Obstetrics Healthcare Providers’ Mental Health and Quality of Life During COVID-19 Pandemic: Multicenter Study from Eight Cities in Iran
Received 4 April 2020
Accepted for publication 2 July 2020
Published 17 July 2020 Volume 2020:13 Pages 563—571
Checked for plagiarism Yes
Review by Single-blind
Peer reviewer comments 3
Editor who approved publication: Professor Mei-chun Cheung
Homeira Vafaei,1 Shohreh Roozmeh,1 Kamran Hessami,1,2 Maryam Kasraeian,1 Nasrin Asadi,1 Azam Faraji,1 Khadije Bazrafshan,1 Najmieh Saadati,3 Soudabeh Kazemi Aski,4 Elahe Zarean,5 Mahboobeh Golshahi,6 Mansoureh Haghiri,7 Nazanin Abdi,8 Reza Tabrizi,9 Bahram Heshmati,10 Elham Arshadi11
1Maternal-Fetal Medicine Research Center, Shiraz University of Medical Sciences, Shiraz, Iran; 2Student Research Committee, Shiraz University of Medical Sciences, Shiraz, Iran; 3Fertility Infertility and Perinatology Research Center, Ahvaz Jundishapur University of Medical Sciences, Ahvaz, Iran; 4Department of Obstetrics & Gynecology, Reproductive Health Research Center, Guilan University of Medical Sciences, Rasht, Iran; 5Department of Obstetrics and Gynecology, School of Medicine, Isfahan University of Medical Sciences, Isfahan, Iran; 6Department of Psychology, University of Guilan, Rasht, Iran; 7Department of Perinatology, Maternal-Fetal Center, Vali-e-Asr Hospital, Tehran University of Medical Sciences, Tehran, Iran; 8Fertility and Infertility Research Center, Hormozgan University of Medical Sciences, Bandar Abbas, Iran; 9Health Policy Research Center, Institute of Health, Student Research Committee, Shiraz University of Medical Sciences, Shiraz, Iran; 10Medical Journalism Department, Paramedical School, Shiraz University of Medical Sciences, Shiraz, Iran; 11Department of Obstetrics and Gynecology, Shiraz University of Medical Sciences, Shiraz, Iran
Correspondence: Nasrin Asadi
Maternal-Fetal Medicine Research Center, Shiraz University of Medical Sciences, Maternal- Fetal Medicine (Perinatology), Hafez Hospital, Chamran Ave, Shiraz, Iran
Background: The coronavirus disease of 2019 (COVID-19) pandemic has become the most challenging issue for healthcare organizations and governments all over the world. The lack of evidence-based data on the management of COVID-19 infection during pregnancy causes an additional stress for obstetrics healthcare providers (HCPs). Therefore, this study was undertaken to evaluate depression, perceived social support, and quality of life among obstetrics HCPs.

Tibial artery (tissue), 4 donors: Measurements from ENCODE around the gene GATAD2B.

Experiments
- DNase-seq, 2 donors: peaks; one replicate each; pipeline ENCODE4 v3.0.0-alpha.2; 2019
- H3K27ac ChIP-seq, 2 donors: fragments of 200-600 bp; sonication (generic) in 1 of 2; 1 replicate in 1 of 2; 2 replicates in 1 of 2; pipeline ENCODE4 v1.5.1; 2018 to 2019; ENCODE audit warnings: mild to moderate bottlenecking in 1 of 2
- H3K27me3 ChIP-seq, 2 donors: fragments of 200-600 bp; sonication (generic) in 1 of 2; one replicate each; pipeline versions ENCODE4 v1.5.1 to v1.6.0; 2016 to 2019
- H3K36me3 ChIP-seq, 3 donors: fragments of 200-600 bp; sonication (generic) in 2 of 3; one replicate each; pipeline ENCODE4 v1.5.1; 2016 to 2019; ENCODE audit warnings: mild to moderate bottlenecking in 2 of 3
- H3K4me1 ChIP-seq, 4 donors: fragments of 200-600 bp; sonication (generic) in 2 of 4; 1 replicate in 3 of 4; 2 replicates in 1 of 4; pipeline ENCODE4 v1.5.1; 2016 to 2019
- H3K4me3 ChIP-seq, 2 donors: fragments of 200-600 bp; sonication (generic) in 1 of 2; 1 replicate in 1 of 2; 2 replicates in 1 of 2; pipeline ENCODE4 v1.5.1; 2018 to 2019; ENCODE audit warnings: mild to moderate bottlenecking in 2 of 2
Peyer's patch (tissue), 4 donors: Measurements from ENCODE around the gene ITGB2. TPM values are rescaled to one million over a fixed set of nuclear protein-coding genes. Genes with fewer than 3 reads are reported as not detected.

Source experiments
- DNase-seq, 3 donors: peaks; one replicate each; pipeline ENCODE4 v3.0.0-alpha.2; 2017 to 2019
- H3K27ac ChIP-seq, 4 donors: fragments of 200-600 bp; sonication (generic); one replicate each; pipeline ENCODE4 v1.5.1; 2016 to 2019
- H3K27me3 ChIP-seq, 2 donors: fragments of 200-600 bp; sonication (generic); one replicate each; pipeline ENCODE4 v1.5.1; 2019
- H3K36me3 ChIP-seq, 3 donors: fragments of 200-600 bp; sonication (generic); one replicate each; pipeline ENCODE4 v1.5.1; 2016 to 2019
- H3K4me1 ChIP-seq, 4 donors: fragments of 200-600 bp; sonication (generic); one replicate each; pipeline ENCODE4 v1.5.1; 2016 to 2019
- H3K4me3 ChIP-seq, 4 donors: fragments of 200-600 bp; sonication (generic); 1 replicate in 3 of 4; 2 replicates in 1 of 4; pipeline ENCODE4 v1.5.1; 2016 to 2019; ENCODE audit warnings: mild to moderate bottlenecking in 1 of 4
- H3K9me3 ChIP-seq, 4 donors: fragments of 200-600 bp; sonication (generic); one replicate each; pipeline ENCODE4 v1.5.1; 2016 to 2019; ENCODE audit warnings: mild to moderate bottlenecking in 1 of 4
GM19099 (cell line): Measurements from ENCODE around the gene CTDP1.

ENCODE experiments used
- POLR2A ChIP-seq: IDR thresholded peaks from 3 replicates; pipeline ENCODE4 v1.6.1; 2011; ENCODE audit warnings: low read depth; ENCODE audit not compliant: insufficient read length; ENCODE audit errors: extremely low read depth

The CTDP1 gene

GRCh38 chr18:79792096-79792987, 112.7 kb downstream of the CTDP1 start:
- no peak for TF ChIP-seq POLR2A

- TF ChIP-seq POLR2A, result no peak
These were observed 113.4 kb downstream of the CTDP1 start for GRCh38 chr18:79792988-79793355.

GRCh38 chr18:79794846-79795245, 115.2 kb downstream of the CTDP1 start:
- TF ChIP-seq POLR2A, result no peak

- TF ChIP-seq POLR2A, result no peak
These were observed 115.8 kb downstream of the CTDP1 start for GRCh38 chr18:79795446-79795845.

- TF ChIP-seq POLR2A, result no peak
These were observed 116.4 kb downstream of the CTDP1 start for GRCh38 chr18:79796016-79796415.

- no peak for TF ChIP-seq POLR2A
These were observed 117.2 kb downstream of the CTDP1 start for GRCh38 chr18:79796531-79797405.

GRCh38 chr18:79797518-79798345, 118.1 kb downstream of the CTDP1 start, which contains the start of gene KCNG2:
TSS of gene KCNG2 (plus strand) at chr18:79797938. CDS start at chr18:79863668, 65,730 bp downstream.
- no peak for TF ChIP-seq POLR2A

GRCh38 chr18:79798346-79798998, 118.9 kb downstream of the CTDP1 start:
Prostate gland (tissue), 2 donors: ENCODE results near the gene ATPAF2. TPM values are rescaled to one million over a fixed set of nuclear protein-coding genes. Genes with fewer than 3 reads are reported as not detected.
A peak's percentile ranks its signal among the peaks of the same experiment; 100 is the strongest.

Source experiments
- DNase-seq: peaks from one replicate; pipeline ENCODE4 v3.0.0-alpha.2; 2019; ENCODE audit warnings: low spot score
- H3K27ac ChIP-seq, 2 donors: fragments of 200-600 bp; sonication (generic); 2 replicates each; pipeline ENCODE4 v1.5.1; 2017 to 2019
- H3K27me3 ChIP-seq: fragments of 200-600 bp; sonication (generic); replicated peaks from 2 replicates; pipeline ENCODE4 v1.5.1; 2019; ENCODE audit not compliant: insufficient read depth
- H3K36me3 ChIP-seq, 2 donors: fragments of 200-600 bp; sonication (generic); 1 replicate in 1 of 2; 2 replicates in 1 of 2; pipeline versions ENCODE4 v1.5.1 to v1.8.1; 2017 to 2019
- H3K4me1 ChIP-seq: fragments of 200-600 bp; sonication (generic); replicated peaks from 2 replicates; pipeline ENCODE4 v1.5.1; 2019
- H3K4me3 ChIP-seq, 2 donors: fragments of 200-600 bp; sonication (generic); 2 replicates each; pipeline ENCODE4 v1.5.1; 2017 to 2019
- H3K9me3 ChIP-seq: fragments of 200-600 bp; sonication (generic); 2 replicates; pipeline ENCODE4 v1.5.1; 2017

Materials and Methods: This cross-sectional multicenter study was conducted in eight cities in Iran. During the study period, 599 HCPs were separated into direct, no direct, and unknown contact groups according to their exposure to COVID-19-infected pregnant patients. The Patient Health Questionaire-9 (PHQ-9), Multidimensional Scale of Perceived Social Support (MSPSS), and Short Form-36 (SF-36) were used to assess depression, perceived social support, and quality of life.
Results: Obstetrics and gynecology specialists had significantly higher social functioning and general health scores compared to other HCPs (residents/students or nurses/midwives). Depression was negatively correlated with most of the domains of quality of life, regardless of the COVID-19 contact status of the study participants. Social support, however, was positively correlated with some domains of quality of life, such as physical functioning, energy/fatigue, and emotional well-being, among staff members who had either direct contact or no contact with COVID-19 patients.
Conclusion: During the COVID-19 outbreak, the depression score among obstetrics HCPs was negatively associated with quality of life. Social support, however, had a reinforcing effect on quality of life.
Keywords: coronavirus, COVID-19, healthcare provider, obstetrics, quality of life, SARS-CoV 2
This work is published and licensed by Dove Medical Press Limited. The full terms of this license are available at https://www.dovepress.com/terms.php and incorporate the Creative Commons Attribution - Non Commercial (unported, v3.0) License. By accessing the work you hereby accept the Terms. Non-commercial uses of the work are permitted without any further permission from Dove Medical Press Limited, provided the work is properly attributed. For permission for commercial use of this work, please see paragraphs 4.2 and 5 of our Terms.Download Article [PDF] View Full Text [HTML][Machine readable]